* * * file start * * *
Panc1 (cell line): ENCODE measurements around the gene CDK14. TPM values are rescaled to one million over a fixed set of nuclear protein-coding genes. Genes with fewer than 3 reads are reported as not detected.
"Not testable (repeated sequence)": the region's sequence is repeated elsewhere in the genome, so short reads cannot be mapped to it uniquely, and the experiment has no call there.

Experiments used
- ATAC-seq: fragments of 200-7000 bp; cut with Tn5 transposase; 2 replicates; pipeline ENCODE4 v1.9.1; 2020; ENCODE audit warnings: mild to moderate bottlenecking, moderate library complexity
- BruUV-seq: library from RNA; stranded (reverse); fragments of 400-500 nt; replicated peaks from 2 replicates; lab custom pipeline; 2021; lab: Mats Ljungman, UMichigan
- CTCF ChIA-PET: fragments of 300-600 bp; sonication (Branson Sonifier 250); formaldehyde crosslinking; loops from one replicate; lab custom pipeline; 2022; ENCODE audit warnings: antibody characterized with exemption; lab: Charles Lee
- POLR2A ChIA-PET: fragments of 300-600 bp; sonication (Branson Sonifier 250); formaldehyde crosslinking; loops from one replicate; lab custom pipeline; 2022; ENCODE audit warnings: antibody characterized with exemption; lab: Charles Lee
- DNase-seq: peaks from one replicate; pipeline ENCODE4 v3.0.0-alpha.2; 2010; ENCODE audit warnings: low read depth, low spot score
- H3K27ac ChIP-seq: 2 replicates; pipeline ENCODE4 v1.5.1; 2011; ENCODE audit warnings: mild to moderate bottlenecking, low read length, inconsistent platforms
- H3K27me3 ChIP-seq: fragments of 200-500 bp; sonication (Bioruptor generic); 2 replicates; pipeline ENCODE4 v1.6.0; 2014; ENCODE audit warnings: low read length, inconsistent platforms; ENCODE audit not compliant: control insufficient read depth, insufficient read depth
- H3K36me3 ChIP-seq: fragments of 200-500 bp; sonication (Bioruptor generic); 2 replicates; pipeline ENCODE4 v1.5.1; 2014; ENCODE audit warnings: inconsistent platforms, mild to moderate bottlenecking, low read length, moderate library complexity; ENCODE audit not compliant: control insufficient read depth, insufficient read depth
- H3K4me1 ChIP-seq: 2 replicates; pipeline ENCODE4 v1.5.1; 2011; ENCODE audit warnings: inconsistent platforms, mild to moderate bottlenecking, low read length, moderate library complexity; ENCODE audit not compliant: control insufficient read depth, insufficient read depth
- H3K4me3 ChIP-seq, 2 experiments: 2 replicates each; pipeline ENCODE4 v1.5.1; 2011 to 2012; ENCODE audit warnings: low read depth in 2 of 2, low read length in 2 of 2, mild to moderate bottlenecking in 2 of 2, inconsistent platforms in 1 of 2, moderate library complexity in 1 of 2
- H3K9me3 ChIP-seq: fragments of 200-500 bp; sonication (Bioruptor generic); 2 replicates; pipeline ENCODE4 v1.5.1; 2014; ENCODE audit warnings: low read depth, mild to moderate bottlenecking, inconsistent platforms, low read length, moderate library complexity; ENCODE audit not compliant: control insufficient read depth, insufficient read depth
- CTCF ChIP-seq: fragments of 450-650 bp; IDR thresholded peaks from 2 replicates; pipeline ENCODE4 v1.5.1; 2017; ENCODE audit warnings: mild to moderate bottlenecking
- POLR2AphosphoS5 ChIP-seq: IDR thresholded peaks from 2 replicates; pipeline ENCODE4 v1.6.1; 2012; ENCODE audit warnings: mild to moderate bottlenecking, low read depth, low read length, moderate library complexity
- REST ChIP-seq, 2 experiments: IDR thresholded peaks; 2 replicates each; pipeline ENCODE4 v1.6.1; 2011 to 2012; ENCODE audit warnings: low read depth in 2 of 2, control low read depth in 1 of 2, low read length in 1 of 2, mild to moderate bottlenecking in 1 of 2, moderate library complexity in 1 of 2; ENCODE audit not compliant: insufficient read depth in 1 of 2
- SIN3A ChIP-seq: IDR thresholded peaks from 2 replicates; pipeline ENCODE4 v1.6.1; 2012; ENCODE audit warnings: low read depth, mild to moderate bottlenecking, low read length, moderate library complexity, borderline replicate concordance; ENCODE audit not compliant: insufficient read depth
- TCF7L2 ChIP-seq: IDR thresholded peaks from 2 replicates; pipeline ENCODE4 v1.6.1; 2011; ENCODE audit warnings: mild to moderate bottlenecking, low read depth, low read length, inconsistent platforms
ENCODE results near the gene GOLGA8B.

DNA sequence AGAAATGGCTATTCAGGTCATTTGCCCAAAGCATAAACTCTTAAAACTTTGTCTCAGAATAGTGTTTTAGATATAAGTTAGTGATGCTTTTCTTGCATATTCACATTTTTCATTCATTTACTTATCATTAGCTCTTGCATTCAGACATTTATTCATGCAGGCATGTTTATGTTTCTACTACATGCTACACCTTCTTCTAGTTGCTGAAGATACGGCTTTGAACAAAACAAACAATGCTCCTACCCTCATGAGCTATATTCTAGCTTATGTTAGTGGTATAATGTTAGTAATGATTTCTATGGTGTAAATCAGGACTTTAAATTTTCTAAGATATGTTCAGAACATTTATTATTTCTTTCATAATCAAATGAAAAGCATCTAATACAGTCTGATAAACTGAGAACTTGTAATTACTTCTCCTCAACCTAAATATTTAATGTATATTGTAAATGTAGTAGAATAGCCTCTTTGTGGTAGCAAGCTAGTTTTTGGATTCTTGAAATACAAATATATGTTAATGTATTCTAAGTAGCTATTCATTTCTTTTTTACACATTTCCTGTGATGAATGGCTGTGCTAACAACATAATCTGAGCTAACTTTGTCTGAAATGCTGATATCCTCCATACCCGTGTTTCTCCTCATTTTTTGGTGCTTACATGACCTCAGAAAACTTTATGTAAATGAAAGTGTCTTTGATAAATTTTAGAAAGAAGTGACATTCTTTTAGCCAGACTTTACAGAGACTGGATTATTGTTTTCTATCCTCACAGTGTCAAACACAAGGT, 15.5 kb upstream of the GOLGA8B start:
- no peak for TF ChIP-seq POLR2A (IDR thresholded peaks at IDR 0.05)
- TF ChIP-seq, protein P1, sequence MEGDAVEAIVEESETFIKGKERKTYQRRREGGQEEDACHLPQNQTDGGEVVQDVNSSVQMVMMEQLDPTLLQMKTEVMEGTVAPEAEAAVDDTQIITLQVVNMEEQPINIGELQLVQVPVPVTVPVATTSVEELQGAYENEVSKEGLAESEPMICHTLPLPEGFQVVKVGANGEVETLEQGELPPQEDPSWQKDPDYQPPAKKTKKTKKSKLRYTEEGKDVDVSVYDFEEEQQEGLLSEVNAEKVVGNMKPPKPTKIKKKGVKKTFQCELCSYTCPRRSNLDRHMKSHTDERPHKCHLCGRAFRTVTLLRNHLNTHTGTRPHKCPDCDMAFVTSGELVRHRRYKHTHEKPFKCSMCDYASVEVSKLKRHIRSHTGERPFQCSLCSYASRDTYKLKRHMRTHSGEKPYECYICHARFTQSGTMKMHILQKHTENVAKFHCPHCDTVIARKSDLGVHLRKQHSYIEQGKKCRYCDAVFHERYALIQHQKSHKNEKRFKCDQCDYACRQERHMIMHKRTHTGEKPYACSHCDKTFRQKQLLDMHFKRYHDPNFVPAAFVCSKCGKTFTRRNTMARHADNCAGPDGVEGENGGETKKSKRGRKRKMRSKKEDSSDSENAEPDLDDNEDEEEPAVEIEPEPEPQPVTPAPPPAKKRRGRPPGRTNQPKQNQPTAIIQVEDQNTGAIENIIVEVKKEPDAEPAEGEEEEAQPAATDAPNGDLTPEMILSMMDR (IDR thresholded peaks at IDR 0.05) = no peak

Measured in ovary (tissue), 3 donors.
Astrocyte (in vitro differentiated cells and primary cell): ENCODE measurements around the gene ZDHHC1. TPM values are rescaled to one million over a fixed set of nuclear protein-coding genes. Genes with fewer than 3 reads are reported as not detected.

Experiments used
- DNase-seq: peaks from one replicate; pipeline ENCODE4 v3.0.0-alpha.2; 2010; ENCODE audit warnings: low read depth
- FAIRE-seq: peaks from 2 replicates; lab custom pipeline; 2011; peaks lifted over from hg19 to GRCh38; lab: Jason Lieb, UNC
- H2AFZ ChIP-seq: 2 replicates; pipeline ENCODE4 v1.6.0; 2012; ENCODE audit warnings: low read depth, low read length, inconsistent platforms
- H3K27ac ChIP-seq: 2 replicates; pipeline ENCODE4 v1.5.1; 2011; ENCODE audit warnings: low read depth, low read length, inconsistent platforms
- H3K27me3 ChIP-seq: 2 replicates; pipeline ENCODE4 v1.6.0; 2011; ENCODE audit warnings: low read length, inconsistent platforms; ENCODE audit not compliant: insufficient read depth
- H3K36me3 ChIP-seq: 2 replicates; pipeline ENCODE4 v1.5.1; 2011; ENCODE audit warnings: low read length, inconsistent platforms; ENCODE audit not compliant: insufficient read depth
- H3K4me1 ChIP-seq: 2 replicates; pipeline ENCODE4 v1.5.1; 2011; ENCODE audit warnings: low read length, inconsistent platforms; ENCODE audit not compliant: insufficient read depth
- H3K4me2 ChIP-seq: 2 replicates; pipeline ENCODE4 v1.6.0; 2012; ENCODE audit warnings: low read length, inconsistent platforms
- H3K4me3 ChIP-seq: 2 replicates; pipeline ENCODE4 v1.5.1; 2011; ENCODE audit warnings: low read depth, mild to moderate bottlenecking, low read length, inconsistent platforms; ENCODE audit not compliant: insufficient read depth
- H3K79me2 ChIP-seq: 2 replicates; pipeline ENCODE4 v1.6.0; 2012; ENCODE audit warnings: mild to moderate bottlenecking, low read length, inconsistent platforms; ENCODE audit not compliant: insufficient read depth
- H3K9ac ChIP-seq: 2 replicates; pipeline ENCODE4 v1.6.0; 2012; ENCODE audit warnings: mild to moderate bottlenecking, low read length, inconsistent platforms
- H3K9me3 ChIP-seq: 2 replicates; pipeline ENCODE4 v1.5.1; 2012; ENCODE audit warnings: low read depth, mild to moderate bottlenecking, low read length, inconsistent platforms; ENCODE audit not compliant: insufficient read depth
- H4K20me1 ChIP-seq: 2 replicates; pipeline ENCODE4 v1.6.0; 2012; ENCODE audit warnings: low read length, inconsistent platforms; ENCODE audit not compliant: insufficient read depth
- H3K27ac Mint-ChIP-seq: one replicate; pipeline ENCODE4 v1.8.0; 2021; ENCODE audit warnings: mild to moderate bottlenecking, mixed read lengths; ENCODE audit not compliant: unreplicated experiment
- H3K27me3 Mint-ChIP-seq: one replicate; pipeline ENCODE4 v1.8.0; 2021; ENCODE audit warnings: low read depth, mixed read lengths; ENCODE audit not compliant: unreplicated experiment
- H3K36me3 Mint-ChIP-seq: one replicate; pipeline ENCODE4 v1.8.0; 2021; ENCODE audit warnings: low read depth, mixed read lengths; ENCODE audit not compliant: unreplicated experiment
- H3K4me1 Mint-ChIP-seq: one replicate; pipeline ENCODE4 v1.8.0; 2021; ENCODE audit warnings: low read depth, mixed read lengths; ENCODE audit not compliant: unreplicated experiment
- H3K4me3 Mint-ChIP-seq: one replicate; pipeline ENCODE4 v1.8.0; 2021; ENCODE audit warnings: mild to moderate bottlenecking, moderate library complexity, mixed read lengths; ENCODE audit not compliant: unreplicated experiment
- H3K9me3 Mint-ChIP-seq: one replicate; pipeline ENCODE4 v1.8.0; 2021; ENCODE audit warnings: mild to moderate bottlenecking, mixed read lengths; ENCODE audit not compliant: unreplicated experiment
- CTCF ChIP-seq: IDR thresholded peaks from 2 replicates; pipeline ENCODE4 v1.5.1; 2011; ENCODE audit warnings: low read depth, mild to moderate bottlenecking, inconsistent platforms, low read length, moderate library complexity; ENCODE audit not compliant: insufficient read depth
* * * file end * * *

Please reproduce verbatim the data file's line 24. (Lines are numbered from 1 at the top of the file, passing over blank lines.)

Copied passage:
Measured in ovary (tissue), 3 donors.